With a corporate statement committed to changing clothes, changing conventional wisdom and change the world, FR is dedicated to creating great clothing with new and unique value to enrich the lives of people everywhere. For more information about UNIQLO and other FR group companies, please visit www.uniqlo.com or www.fastretailing.com

Novak Djokovic splits with Sergio Tacchini as Serbia Open in jeopardy

By Romana Cvitkovic

Novak Djokovic’s latest venture includes an “amicable” split with clothing sponsor Sergio Tacchini and a new deal with Japanese brand UNIQLO which will be made official in Paris on Wednesday. Chatter surrounding the decline of the Serbia Open tennis tournament is also surfacing as tournament director Goran Djokovic is set to resign, also putting up the sale of the tournament license starting in 2013. Get the full scoop below.

Novak Djokovic splits with Sergio Tacchini, signs with UNIQLO

Novak Djokovic signed a 10-year deal with clothing brand Sergio Tacchini in November 2009, but as announced today by Danielle Rossingh of Bloomberg News, the two have decided to part ways early as Djokovic has “outgrown” the brand. At the time of signing, Djokovic had reached world number four and had only one slam under his belt. Since then, he has climbed to number one and won four more slams, and gone on one of the most remarkable winning runs in sport landing him in TIME’s “100 Most Influential People in the World” in 2012.
A spokesperson for Tacchini released the following statement: “It has been mutually and amicably decided that, as of the 2012 Roland Garros Grand Slam, Novak Djokovic will no longer be the brand ambassador.” It is reported that an announcement will be made on Wednesday in Paris to disclose a new sponsorship deal between Djokovic and Japanese clothing company UNIQLO, for which their current ambassador is tennis player Kei Nishikori.

In 2010, Djokovic won only two tournaments which was in stark contrast to his ten titles the following year. Signing a European player as an ambassador for a company recovering from bankruptcy was a gamble, but it initially paid off with a boost in sales. However, Djokovic’s success in 2011 seemed to have taken Tacchini by surprise — both because of bonus tournament payouts and because of manufacturing struggles to keep up with demand.

Under the terms of the original deal, Djokovic was to receive “incentive bonuses linked to tournament wins and end-of-year rankings, … a share of all Tacchini revenue from sales in China, and [a share of] worldwide revenue from Djokovic-branded Tacchini products.” 

Things seemed to be looking up back in July of 2011 when after his Wimbledon victory, Djokovic traveled with the owner of Sergio Tacchini, Billy Ngok, and U.S. billionaire businessman Ron Burkle, to Serbia to discuss plans for investment, including a Tacchini plant, in the Niš area. Unfortunately, that trip never developed into anything.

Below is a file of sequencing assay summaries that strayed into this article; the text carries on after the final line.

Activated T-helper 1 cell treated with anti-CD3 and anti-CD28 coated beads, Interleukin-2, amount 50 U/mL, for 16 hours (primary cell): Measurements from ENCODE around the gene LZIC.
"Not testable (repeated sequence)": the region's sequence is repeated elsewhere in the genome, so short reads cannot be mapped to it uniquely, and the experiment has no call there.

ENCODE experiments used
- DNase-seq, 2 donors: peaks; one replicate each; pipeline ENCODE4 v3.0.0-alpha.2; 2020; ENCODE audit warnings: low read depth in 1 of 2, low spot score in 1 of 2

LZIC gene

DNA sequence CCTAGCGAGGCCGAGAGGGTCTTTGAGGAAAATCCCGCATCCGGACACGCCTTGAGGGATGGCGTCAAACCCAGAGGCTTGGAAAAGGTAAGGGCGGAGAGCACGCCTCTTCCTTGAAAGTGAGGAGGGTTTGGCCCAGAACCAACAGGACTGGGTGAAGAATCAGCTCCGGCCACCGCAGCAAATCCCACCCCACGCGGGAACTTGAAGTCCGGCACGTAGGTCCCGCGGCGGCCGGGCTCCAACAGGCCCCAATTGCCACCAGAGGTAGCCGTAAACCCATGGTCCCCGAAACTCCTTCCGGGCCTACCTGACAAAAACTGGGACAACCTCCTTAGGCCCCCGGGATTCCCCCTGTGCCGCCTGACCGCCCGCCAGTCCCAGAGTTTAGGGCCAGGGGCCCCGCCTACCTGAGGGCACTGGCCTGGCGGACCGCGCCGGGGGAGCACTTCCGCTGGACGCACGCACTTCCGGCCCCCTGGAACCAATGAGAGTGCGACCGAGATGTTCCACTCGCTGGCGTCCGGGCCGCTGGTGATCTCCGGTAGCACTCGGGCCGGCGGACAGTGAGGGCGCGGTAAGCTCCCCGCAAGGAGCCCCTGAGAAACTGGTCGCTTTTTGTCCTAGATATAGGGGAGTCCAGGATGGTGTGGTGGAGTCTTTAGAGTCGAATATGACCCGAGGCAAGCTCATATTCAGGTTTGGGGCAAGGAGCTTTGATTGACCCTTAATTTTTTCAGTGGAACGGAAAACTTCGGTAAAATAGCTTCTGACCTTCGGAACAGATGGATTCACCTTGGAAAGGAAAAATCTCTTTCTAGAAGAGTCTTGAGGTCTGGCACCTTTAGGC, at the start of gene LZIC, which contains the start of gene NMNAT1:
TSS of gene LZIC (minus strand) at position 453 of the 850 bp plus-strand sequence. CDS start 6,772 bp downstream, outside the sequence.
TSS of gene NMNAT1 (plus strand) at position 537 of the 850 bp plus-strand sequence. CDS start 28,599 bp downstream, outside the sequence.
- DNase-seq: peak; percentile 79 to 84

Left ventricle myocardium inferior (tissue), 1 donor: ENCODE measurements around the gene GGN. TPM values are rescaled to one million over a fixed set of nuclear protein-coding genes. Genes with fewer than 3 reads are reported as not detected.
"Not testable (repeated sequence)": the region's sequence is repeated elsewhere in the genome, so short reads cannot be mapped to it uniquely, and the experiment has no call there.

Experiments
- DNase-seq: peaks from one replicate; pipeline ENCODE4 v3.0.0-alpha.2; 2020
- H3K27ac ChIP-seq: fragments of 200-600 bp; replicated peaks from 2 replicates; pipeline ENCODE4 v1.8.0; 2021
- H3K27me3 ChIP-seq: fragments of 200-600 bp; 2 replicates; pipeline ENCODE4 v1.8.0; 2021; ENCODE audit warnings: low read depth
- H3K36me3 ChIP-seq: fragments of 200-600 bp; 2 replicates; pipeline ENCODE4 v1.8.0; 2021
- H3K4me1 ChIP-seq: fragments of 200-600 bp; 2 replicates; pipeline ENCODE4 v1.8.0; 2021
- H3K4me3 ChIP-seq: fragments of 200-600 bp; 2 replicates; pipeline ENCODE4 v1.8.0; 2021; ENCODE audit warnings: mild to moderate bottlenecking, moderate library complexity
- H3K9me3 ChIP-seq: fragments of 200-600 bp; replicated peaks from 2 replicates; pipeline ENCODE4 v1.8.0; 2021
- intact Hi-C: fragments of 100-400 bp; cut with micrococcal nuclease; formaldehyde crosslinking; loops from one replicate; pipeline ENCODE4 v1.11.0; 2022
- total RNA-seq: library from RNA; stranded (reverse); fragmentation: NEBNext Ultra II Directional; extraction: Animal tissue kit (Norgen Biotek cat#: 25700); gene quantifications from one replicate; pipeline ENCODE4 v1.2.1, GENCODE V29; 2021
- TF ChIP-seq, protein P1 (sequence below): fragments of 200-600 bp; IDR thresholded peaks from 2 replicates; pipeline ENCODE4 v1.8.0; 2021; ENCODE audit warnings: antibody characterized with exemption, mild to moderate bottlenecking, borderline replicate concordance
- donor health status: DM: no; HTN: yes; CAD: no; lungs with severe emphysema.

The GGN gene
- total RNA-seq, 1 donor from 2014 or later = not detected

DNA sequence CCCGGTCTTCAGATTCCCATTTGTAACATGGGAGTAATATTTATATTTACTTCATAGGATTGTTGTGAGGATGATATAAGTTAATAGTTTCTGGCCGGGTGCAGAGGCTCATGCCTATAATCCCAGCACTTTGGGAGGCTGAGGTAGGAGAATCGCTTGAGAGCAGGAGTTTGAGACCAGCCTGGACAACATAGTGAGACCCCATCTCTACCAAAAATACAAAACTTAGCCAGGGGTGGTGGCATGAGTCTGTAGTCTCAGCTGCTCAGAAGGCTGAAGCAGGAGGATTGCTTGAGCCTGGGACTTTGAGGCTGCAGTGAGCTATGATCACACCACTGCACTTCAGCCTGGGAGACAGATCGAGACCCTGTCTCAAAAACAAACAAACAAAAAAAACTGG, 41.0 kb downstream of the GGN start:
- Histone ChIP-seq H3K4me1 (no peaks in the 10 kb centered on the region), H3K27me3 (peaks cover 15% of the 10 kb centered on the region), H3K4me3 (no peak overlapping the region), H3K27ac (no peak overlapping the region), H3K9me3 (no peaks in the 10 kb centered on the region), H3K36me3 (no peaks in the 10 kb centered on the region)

Djokovic’s latest tennis kit in Rome last week was not a big hit with fans and now the answer is clear as to why. The week before in Madrid, he still wore the spring kit and it seems more than likely that his kit in Rome was a strange interpretation of a Serbian flag more than anything else.

Serbia Open in jeopardy as tournament director resigns and tournament license up for sale in 2013

On the heels of Djokovic’s split with Sergio Tacchini, Serbian fans get bad news that the Serbia Open may be no more starting as early as next year. The Djokovic-family driven Serbia Open, an ATP Tour 250-level tournament in the capital of Belgrade, may soon cease to exist. According to Serbian newspaper Novosti, Novak’s uncle and director of the Serbia Open has not only submitted his resignation but also the sale of the tournament license starting in 2013.

The license cites that the dates of the tournament will stay as the first week of May, and as the tournament is currently sandwiched between Monte Carlo and Madrid, that significantly decreases the list of possible buyouts of the rights to the tournament. Several cities are in proposed talks to buy the rights with Spanish cities at the top of the list including Seville, Marbella and even Palma de Mallorca.

After it’s inaugural tournament in 2009 which was won by Djokovic, the tournament stayed mostly relevant as the top Serbs and Croats played, bringing the locals out. 2011 held it’s strongest field ever as the top eight seeds were ranked 37th in the world or better, including three Serbs. However, after the pullout of Djokovic this year due to the passing of his grandfather and the failing of any top Serbs to show up and even play, the tournament experienced a major setback. While the initial weekend of the tournament proved successful as several Serbs played qualifying and two were granted wildcards in the main draw, much of the rest of the tournament lacked luster, fan interest low and international media scarce.

For what is quickly turning into a tennis-loving nation, Serbia may very well be without any tour-level tournament again next year. The inevitable is here and the Serbia Open may soon cease to exist.